A family or household member, or a law enforcement officer, could petition for a federal extreme risk protection order for an individual who poses a risk to themselves or others.
GOP Reps. Debbie Lesko of Arizona and Lisa McClain of Michigan accused Democrats of taking away their guns.
“(Democrats) want to take away my right to protect my grandchildren,” Lesko said.
Rep. Jim Jordan, an Ohio Republican, said the bill would allow the government to take away an individual’s gun “when you didn’t commit any crime.”
Rep. Brenda Lawrence, a Michigan Democrat, said that her party had no intention of “taking away your right to own a gun, but use common sense.”
“The American people are calling on us to protect their community,” she said.
Rep. Madeline Dean, a Pennsylvania Democrat, said that Congress has a duty to intervene when someone is at risk to themselves or another.
“We do not have to live this way,” she said.
Rep. Jerry Nadler, a New York Democrat and the chair of the House Judiciary Committee, said that the bill “provides a sensible means, so that someone exhibiting dangerous behavior can be prevented from possessing or purchasing firearms before a tragedy strikes.”
He added that “every court that has considered (red flag laws) has found them constitutional.”
House Speaker Nancy Pelosi, a California Democrat, added that red flag laws also help prevent deaths by suicide.
“Doing so will not only protect from mass shootings but also from the quiet daily massacre by suicide and gun crimes,” Pelosi said.
Senate negotiations continue
In gun control talks in the Senate, Senate Majority Leader Chuck Schumer said Thursday morning that Democrats’ top negotiator, Connecticut Sen. Chris Murphy, “reported the group is making good progress, and they hope to get something real done very soon.”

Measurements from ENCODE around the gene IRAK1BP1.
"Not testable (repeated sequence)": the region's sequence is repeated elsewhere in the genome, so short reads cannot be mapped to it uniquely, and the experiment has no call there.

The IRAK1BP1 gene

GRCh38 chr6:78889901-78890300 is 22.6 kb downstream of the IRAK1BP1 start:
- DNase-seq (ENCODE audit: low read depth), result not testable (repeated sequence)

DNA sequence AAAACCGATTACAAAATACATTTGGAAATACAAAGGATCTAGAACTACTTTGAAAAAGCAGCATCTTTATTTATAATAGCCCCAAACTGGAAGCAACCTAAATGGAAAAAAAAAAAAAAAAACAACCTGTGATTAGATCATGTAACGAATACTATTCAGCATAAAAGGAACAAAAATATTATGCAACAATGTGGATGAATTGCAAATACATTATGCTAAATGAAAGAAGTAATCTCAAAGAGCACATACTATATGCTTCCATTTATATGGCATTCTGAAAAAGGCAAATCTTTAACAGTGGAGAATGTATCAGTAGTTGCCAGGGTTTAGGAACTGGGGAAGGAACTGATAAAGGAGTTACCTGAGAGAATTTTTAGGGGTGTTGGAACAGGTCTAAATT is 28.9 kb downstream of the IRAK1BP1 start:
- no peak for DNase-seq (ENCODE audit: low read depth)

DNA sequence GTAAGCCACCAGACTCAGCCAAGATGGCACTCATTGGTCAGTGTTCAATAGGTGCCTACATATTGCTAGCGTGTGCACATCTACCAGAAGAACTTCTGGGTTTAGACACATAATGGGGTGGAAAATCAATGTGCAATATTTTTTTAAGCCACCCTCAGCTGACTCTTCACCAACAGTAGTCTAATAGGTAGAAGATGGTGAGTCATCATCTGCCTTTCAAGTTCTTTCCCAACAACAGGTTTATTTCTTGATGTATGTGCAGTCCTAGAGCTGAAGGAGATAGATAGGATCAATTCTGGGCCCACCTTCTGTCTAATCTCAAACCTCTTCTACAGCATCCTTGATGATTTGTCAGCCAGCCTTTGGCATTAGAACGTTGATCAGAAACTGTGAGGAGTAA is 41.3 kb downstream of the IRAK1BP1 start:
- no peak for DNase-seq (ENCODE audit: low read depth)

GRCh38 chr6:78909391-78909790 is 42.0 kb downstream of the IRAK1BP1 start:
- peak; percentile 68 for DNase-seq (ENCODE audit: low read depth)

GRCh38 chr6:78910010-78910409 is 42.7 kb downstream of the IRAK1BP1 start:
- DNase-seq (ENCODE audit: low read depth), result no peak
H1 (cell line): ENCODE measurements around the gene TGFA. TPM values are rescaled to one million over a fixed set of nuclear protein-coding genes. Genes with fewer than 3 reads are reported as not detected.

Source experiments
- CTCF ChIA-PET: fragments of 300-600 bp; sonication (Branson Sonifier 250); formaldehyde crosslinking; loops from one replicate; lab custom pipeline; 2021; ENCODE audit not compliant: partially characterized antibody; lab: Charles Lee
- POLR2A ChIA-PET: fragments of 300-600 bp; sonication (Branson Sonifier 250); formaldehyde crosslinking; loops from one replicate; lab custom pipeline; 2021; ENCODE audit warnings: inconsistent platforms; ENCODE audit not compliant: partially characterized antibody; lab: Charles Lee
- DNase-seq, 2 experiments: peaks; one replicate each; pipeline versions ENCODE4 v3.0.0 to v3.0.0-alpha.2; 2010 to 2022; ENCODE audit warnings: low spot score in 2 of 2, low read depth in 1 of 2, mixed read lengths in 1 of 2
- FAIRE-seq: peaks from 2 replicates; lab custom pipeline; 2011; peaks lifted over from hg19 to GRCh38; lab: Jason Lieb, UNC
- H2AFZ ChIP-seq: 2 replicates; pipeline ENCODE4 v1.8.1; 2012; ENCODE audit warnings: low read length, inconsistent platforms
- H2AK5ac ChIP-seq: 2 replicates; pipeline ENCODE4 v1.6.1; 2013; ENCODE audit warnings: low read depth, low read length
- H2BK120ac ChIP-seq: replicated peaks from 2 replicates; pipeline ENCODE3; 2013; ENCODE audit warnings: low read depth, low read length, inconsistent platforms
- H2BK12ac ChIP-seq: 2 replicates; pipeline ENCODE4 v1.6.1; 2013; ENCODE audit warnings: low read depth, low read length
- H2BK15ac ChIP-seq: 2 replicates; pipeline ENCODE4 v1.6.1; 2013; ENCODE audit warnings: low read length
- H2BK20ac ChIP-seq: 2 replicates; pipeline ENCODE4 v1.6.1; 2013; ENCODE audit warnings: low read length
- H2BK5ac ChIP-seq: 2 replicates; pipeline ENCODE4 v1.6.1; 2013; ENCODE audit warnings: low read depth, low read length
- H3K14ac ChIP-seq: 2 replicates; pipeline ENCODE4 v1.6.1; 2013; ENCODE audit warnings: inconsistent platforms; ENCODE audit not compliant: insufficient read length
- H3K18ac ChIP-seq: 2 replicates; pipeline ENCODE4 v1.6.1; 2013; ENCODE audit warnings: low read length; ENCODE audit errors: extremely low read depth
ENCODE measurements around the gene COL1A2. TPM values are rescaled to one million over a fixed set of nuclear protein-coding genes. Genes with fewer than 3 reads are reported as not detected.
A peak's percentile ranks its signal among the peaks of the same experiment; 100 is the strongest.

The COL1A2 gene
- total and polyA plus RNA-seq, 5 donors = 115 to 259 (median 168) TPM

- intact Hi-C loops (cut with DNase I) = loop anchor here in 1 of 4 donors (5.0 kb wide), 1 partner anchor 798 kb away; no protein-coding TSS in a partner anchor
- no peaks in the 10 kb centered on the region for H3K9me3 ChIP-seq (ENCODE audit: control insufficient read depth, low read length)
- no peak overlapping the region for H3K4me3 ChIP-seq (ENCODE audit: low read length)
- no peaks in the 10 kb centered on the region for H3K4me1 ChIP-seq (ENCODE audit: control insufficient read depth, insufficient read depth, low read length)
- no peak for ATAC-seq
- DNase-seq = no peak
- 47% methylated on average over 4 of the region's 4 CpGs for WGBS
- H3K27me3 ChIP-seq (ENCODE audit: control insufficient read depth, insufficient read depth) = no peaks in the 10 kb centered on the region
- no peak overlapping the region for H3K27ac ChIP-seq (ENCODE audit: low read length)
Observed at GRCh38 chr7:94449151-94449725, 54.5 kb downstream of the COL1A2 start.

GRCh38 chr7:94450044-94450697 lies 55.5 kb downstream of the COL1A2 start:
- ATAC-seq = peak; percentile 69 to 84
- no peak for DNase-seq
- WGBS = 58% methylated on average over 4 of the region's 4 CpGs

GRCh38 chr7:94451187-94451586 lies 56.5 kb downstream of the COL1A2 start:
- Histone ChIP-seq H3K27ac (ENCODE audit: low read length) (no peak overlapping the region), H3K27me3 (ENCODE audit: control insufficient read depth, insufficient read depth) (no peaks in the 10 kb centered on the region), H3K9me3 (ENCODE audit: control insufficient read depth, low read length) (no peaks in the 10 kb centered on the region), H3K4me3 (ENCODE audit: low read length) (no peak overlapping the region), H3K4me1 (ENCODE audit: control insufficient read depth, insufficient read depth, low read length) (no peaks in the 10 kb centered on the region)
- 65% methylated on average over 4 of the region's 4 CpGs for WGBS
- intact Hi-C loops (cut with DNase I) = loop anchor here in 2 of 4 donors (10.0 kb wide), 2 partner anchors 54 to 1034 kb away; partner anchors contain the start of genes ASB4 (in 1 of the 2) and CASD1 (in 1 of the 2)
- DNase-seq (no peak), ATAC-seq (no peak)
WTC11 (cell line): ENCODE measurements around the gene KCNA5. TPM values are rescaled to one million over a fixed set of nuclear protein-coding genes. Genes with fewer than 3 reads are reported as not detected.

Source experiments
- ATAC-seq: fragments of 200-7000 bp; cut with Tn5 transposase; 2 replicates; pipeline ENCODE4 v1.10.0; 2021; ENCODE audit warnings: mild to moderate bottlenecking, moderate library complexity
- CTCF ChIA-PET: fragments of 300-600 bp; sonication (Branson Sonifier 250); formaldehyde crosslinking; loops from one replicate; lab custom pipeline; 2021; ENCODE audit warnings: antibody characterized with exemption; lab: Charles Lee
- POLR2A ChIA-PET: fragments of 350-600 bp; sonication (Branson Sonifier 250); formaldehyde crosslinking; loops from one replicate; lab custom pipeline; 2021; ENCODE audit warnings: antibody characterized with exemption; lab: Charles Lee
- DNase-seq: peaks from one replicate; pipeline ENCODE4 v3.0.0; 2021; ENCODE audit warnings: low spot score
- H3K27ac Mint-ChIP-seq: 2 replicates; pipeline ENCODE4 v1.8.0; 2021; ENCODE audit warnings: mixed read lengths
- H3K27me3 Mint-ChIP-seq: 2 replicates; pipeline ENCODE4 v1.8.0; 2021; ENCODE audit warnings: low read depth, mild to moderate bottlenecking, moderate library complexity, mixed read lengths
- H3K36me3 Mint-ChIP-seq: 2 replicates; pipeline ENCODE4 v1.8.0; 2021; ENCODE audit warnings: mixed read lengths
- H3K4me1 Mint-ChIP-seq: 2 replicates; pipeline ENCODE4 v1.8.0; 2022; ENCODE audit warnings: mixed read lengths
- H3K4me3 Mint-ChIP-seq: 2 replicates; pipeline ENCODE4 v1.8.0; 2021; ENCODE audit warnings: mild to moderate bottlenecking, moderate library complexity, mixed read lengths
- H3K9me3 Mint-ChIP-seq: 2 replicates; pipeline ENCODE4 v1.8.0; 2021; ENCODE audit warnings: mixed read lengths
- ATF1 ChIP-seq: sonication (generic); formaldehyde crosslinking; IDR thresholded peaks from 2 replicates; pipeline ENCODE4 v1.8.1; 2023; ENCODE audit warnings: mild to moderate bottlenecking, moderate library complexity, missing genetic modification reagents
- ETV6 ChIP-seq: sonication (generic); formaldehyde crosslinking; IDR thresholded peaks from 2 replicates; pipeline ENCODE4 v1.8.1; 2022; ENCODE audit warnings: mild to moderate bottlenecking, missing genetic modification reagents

“As soon as the bipartisan group comes to agreement, I want to bring a measure to the floor for a vote, as quickly as possible,” Schumer said.
“The overwhelming consensus of our caucus, of gun safety advocates and of the American people is that getting something real done on gun violence is worth pursuing, even if we cannot get everything we know we need,” Schumer continued.
“The work of curing our nation of mass shootings will continue well after this debate concludes, but at this moment we have a moral obligation to try for real progress because taking tangible steps to reduce gun violence is critically important,” Schumer said.
Texas Sen. John Cornyn, Republicans’ lead negotiator, said Thursday that reaching a framework by the end of this week was “aspirational,” but noted bipartisan talks will continue through the weekend.
“The great thing about everybody having text messaging is that there’s a lot of communication,” Cornyn said.
The former Senate Republican whip, who stepped down after reaching his term limit, said he’s already started thinking about how to get a large number of his GOP colleagues to vote for a possible bipartisan bill.
If all 50 Democrats back an eventual package to address guns, mental health and school safety, just 10 Republicans would need to support the measure. But Cornyn said he wants a more significant show of bipartisan support for a possible deal.
“Right now, I feel like there seems to be a critical mass of support for doing something and that’s huge because around here, sometimes people really don’t have the will to accomplish a result, but they want the issue for political purposes or the like,” Cornyn said.